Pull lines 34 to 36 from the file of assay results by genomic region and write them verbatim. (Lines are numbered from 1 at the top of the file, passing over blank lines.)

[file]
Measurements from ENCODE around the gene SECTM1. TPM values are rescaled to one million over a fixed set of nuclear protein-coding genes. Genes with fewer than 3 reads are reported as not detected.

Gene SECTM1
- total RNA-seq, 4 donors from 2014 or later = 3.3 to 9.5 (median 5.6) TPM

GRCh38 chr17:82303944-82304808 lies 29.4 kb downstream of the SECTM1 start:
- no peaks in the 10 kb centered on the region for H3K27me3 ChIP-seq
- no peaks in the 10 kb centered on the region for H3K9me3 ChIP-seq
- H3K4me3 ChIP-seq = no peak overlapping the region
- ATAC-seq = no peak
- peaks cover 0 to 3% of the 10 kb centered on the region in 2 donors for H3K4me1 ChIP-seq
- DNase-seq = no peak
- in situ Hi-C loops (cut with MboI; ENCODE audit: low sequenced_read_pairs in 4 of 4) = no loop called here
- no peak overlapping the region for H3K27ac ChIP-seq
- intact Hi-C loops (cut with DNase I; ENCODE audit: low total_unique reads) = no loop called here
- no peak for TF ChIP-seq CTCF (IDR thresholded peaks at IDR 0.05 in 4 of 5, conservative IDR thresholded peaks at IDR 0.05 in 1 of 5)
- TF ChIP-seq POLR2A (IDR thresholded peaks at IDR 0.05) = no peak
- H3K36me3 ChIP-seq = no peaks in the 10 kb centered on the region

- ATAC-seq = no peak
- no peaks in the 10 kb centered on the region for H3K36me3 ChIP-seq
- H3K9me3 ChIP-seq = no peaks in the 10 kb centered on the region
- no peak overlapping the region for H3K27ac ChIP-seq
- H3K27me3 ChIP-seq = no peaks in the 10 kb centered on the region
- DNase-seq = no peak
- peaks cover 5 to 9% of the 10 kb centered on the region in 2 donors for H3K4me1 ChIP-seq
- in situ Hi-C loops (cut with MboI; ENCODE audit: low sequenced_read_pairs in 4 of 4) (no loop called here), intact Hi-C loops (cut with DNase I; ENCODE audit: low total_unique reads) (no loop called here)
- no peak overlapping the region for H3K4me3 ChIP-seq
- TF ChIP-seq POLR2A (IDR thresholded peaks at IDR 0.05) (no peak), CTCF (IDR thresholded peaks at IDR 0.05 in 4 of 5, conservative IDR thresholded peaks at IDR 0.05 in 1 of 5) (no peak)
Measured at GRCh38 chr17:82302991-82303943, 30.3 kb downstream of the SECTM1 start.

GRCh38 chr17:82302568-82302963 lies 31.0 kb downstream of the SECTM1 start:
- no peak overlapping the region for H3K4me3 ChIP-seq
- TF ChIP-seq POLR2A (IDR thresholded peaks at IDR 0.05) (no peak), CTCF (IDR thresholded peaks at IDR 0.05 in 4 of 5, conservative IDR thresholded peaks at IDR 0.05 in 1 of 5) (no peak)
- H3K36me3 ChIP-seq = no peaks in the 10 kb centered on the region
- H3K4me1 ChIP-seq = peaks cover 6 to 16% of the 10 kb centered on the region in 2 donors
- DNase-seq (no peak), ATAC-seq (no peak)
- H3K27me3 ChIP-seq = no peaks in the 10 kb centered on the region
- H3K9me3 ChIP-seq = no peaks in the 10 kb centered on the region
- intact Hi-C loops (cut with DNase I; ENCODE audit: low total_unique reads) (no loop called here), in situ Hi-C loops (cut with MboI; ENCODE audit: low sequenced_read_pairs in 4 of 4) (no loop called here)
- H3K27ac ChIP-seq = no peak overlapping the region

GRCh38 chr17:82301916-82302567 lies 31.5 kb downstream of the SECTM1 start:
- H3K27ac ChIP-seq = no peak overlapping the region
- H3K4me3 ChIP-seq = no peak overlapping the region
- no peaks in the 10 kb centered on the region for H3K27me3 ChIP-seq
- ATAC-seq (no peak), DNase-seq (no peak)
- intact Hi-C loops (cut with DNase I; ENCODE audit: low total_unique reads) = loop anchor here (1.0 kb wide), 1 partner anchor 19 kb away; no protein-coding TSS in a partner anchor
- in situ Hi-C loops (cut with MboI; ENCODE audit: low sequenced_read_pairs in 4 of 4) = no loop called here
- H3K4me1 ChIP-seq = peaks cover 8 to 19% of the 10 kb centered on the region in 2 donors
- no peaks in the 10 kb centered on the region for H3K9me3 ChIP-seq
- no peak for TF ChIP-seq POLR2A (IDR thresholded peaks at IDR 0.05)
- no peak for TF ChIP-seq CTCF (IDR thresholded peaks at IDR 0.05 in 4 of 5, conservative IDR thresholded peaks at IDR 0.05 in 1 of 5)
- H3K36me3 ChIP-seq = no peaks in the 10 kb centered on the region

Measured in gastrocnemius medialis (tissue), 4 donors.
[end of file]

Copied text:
- H3K27me3 ChIP-seq = no peaks in the 10 kb centered on the region
- H3K9me3 ChIP-seq = no peaks in the 10 kb centered on the region
- intact Hi-C loops (cut with DNase I; ENCODE audit: low total_unique reads) (no loop called here), in situ Hi-C loops (cut with MboI; ENCODE audit: low sequenced_read_pairs in 4 of 4) (no loop called here)